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Do Bag Laws Make Sense?

When I got married a few years back, I had wanted to stay in Virginia—where taxes were lower—but my wife wanted to live in Maryland, and so we compromised and moved to Maryland. Montgomery County, Maryland, is Democrat country. Lawn signs proliferate but, like elections in Cuba, they are all for a single party. Still, despite the high taxes and looming pension crisis, the school system is good and I figured, how much harm could a county government do? A lot, it seems. With little debate and even less coverage, Montgomery County passed a law to discourage disposable bags by imposing a 5 cent charge for each plastic or paper bag used. The charge applies not only in supermarkets, but in all stores: Home Depot? Bag charge. Bed, Bath, and Beyond? Bag Charge. Barnes and Noble? Bag charge. Take-out Chinese food? Bag charge.

While county officials justify the bag tax in kindergarten environmentalism, this is nonsense. Most bag users do not litter and there are laws with hefty fines on the books for those who do. Stores provide bags because they are convenient and they encourage shopping, and most consumers recycle them at home. I use the plastic bags for trashcan liners and also to clean up after Neocatservative, our feline armchair warrior.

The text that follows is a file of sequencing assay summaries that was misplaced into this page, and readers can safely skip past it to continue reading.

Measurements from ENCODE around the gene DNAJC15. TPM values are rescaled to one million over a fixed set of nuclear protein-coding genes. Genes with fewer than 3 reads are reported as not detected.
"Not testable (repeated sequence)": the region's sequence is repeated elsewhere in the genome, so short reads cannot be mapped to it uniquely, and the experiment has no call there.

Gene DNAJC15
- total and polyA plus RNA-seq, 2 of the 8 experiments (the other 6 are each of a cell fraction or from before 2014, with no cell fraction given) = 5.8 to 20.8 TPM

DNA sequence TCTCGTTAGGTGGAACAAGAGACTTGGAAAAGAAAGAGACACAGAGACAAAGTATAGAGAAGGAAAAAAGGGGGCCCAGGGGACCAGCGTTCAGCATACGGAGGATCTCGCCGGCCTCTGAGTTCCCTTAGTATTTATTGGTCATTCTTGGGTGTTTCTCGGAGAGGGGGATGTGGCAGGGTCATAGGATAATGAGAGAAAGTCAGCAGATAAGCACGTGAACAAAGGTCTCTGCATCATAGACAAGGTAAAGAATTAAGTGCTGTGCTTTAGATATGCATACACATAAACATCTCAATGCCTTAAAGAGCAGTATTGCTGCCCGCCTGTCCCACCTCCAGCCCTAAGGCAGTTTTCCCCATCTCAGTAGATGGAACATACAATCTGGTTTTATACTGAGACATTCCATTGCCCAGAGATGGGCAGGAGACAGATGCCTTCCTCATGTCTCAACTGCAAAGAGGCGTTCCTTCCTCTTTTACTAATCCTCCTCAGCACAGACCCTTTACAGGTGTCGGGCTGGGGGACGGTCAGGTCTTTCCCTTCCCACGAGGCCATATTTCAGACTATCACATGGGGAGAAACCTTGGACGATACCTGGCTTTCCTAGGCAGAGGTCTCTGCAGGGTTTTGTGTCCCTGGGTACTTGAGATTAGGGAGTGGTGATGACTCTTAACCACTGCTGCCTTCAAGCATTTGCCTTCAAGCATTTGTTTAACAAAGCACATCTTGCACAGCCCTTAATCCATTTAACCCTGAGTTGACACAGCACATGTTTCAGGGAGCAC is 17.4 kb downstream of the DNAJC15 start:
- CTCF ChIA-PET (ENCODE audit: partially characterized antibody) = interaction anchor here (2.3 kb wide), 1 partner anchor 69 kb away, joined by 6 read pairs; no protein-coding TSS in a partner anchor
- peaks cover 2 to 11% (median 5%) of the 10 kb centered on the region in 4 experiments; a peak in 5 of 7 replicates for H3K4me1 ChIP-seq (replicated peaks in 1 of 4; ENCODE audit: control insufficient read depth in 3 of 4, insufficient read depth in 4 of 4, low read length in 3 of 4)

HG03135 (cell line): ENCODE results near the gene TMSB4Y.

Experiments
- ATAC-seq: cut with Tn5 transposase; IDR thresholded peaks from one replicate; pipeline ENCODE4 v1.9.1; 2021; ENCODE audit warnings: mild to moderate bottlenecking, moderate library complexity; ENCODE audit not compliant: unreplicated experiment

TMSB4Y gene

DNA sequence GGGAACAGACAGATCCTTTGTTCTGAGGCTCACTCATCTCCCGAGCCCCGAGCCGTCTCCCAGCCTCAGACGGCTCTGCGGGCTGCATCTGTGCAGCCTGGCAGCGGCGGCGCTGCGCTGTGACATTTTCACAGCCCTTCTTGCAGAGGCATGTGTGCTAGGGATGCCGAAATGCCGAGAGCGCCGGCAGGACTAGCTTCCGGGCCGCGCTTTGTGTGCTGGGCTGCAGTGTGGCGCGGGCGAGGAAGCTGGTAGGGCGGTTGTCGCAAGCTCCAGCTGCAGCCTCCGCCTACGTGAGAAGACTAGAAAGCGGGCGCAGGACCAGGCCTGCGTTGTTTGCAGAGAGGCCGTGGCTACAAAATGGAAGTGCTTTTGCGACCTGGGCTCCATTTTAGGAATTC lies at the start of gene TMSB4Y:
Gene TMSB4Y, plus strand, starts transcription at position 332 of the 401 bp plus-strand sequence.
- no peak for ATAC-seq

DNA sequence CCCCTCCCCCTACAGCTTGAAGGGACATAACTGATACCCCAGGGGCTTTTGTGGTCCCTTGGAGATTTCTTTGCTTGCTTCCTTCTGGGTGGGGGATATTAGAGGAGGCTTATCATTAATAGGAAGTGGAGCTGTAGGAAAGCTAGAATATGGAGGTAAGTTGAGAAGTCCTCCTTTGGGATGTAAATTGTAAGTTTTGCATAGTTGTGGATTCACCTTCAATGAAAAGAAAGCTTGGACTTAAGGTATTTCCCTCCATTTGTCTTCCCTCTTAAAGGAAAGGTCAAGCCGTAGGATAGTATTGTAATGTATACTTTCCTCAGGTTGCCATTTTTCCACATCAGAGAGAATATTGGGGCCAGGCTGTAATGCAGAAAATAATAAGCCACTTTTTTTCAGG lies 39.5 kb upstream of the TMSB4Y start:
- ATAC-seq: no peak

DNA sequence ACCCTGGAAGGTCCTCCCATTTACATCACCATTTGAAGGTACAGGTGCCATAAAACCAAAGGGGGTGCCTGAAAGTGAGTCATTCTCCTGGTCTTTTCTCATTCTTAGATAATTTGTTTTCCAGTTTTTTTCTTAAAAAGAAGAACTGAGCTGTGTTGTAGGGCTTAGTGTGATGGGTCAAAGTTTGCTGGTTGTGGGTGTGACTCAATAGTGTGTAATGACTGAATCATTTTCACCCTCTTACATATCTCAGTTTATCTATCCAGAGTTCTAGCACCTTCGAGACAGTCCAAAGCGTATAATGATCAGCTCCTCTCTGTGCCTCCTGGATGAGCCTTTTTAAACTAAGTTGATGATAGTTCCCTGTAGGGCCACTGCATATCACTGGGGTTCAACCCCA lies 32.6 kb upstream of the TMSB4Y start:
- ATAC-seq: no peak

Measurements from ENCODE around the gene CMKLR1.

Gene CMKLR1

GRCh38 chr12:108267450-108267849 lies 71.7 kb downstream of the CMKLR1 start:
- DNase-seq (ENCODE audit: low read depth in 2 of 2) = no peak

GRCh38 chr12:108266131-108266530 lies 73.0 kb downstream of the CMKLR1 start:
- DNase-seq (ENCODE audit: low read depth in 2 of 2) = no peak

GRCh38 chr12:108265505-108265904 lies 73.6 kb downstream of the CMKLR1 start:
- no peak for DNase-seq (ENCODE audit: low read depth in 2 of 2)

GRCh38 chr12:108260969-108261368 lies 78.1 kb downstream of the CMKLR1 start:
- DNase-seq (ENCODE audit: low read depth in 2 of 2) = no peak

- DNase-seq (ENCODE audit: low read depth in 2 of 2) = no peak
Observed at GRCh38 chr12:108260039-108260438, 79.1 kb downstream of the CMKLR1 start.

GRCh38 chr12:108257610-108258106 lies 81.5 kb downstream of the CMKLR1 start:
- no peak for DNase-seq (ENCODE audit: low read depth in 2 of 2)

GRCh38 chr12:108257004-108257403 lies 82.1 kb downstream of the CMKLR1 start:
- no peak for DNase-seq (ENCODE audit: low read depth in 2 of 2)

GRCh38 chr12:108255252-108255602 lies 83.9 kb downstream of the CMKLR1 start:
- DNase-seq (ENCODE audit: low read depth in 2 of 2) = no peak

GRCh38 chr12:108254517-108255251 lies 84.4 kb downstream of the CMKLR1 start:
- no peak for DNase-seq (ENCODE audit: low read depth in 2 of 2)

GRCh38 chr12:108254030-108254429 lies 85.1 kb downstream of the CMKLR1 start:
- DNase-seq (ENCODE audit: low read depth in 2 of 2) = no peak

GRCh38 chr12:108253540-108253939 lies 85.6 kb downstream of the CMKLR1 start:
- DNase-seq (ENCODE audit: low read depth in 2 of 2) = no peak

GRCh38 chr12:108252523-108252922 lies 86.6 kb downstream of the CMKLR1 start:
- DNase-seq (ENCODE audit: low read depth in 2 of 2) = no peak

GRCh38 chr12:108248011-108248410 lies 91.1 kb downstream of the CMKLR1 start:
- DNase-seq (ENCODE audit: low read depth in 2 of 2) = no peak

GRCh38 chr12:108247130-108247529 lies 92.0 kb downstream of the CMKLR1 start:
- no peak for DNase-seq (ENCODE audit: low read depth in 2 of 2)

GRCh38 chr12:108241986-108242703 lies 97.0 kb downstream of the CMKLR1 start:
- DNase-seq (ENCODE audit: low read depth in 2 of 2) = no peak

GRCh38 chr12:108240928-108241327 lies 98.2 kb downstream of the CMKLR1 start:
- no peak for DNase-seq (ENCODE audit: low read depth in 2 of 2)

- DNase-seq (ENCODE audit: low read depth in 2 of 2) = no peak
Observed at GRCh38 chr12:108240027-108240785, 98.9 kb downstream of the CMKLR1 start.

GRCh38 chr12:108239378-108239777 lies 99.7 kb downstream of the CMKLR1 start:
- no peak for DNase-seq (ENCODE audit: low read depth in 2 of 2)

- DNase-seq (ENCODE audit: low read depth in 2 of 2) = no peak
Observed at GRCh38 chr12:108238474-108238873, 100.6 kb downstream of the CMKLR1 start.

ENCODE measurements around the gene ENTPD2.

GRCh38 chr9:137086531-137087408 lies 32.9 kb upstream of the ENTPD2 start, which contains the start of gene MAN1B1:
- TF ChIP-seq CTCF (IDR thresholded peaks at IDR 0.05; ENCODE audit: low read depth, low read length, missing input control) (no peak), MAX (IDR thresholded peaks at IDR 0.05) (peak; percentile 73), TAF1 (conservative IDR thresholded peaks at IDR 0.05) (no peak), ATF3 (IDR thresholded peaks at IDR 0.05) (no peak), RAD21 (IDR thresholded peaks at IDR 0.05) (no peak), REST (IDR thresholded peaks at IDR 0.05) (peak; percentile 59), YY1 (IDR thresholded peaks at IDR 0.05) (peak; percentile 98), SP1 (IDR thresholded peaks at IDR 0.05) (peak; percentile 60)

Government has become predatory, and the fees add up. According to an Associated Press report, county officials raised $154,000 in the first month. With the lack of inquisitiveness only reporters can muster, however, no journalist has asked what the price to business has been. While I still go to the local supermarket if I run out of milk or my pregnant wife demands pomegranates, these I can carry out without a bag. For most of our shopping, however, my wife and I now drive to Virginia where groceries and others goods are usually cheaper. We’re not profligate spenders, but l would estimate that we shifted perhaps $200 worth of food and retail shopping from Montgomery Country, Maryland to Virginia in January.

Now, Montgomery County has around 972,000 residents, 24 percent of whom are under 18 years old, leaving 738,720 adults. If each adult took $100 shopping into a neighboring county, that would mean a loss to county businesses of $73,872,000. Now, obviously not every adult is mobile or motivated enough to shift their shopping pattern. But, if the bag tax is enough to send only 1,540 county adults—a mere 0.21 percent of county adults—into Fairfax, Virginia, or a neighboring Maryland county—then it is obvious that local business will lose. For the county, the bag law might make cents, but for businesses and residents, it makes no sense.



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